Inter 2-0 Juventus: I Nerazzurri rely on a sending-off and a wonderstrike

April 17, 2010

Inter emerge victorious, but it was far from easy. A surprising system from Alberto Zaccheroni flummoxed Inter, and it took a combination of Momo Sissoko’s madness and Maicon’s brilliance to give Inter the crucial three points.

No surprises from Inter – they played what is now their usual 4-2-1-3 shape, with Samuel Eto’o and Goran Pandev switching wings.

Juventus, on the other hand, played a strange 4-3-3 shape that saw three extremely deep central midfielders playing in front of the defence, with Vicenzo Iaquinta making diagonal runs from a far-left position, Alessandro del Piero looking to drift in from the right, and Diego playing almost as a deep-lying centre-forward, being closely marked by one of the centre-backs. It was a highly unusual system – perhaps most comparable to Barcelona’s ‘alternative’ shape last season when they played their strikers wide and their playmaker central.

It seemed to work, however, because Inter were poor in the second half. Their passing was unimaginative and they struggled to find men in space. The three Juventus forwards didn’t press particularly high, nor did they have to track back much – but they did make it hard for Inter to play the ball from their defence to midfield, and also restricted the full-backs ability to bomb on down the line.

Further forward, Inter struggled to find Wesley Sneijder in any real space between the lines because he was up against three Juventus defensive midfielders who made sure he was never unmarked, and Eto’o and Pandev struggled to make any impact against the full-backs, regardless of which side they played.

What Inter were crying out for was a genuine winger who would be happy picking up the ball deep and running at the full-back with the ball. Eto’o and Pandev are forwards playing wide and do a good job there, but Inter lack someone who can really carry the ball on the flanks, and it’s at times like this Jose Mourinho must wish that either Ricardo Quaresma or Mancini had lived up to their reputation upon their arrival at the club.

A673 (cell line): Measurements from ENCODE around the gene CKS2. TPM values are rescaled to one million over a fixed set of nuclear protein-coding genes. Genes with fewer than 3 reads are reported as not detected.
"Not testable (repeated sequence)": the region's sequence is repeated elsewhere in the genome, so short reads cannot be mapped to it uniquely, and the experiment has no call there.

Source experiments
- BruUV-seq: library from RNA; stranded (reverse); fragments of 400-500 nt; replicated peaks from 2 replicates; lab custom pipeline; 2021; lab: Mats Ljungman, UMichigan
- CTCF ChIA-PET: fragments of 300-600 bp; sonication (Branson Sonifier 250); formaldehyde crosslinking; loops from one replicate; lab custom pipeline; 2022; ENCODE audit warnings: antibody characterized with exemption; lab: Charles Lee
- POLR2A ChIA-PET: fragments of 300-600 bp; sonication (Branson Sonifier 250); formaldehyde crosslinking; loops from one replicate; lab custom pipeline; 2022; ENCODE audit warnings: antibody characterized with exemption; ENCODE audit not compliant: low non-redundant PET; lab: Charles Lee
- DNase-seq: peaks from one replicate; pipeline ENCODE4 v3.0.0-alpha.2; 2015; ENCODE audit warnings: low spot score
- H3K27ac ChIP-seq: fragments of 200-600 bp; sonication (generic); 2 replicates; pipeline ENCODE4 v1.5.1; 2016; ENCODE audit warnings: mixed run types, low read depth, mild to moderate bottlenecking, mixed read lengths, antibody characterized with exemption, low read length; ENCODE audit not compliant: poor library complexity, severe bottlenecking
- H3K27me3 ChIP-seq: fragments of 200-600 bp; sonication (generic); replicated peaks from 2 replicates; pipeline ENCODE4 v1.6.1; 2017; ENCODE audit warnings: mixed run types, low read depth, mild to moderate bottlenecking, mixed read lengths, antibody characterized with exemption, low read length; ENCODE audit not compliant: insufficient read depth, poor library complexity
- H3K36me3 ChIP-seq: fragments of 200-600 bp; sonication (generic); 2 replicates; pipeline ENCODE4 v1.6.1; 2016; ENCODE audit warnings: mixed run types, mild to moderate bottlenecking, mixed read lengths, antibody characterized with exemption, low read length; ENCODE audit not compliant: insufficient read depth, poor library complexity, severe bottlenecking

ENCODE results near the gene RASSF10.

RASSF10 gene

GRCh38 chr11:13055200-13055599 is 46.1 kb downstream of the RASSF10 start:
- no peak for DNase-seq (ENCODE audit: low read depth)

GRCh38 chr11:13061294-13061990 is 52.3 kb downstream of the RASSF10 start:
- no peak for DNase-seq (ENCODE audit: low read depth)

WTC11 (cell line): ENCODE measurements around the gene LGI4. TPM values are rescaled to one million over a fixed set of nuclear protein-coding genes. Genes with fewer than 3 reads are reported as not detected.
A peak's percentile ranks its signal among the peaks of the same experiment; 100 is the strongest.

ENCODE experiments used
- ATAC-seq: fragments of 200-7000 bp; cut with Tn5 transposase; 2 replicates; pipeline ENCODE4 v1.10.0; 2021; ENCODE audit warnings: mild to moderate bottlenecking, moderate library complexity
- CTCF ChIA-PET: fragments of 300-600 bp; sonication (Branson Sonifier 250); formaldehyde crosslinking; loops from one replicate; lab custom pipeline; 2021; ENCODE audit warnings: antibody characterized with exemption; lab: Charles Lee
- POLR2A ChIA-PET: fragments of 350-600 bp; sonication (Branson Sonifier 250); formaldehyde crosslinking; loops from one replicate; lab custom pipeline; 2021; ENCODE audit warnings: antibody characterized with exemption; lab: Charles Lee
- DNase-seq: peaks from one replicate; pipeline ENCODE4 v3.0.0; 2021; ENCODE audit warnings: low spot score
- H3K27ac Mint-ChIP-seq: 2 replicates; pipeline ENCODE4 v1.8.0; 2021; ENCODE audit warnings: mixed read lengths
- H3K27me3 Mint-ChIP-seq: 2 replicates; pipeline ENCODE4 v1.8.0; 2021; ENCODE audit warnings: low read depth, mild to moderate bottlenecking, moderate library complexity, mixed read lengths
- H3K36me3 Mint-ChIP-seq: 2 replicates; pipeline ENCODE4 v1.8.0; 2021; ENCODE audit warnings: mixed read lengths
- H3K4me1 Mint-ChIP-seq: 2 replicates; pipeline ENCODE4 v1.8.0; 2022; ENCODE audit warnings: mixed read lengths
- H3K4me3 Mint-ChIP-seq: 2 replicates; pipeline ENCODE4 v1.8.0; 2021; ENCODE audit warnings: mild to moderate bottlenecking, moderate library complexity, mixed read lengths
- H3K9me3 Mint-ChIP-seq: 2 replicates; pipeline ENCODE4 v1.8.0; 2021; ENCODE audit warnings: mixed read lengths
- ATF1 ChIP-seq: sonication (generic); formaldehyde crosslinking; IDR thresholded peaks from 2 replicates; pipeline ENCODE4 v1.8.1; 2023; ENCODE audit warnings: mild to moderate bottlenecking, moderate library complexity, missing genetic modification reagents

Sissoko was sent-off towards the end of the first half for a stupid challenge when already on a yellow card, and Juventus were forced to change their system. Del Piero was withdrawn, Christian Poulson replaced him and played where Sissoko had been, with Diego now floating to the right of Iaquinta, looking to pick up Esteban Cambiasso when Inter had the ball.

The introduction of Mario Balotelli for the out-of-sorts Pandev seemed to rejuvenate Inter – his outright pace caused Fabio Grosso no end of problems, and Maicon seemed to be the main beneficiary, constantly being the man in space in an advanced right-sided position.

That said, Inter still struggled to create chances. There does seem to be an over-reliance on Sneijder for creativity, even with their multi-talented starting XI. Diego Milito and Pandev are fine players but not creators, whilst Eto’o and Balotelli are so direct that they need to be complimented with a more intelligent ringleader. By playing three midfielders so deep and Sneijder any space, Juve largely stopped Inter – although Cambisso and Dejan Stankovic began to exert their influence on the game.

The game was won by this stunning strike from Maicon – a moment of pure individual genius.

After that goal, Juventus looked drained of any energy - there was not the confidence, stamina nor pure talent required to get themselves back in the game having defended solidly with ten men for so long, and Jose Mourinho barely needed to attempt to ’shut out’ the game – the goal alone did that.

Nevertheless, this was far from Mourinho’s finest moment, as his Inter side looked uncomfortable throughout. The sending-off of Sissoko was extremely frustrating, as Juventus looked to have outwitted Inter by playing three forwards in an unusual manner, and Pep Guardiola will have been watching with interest.

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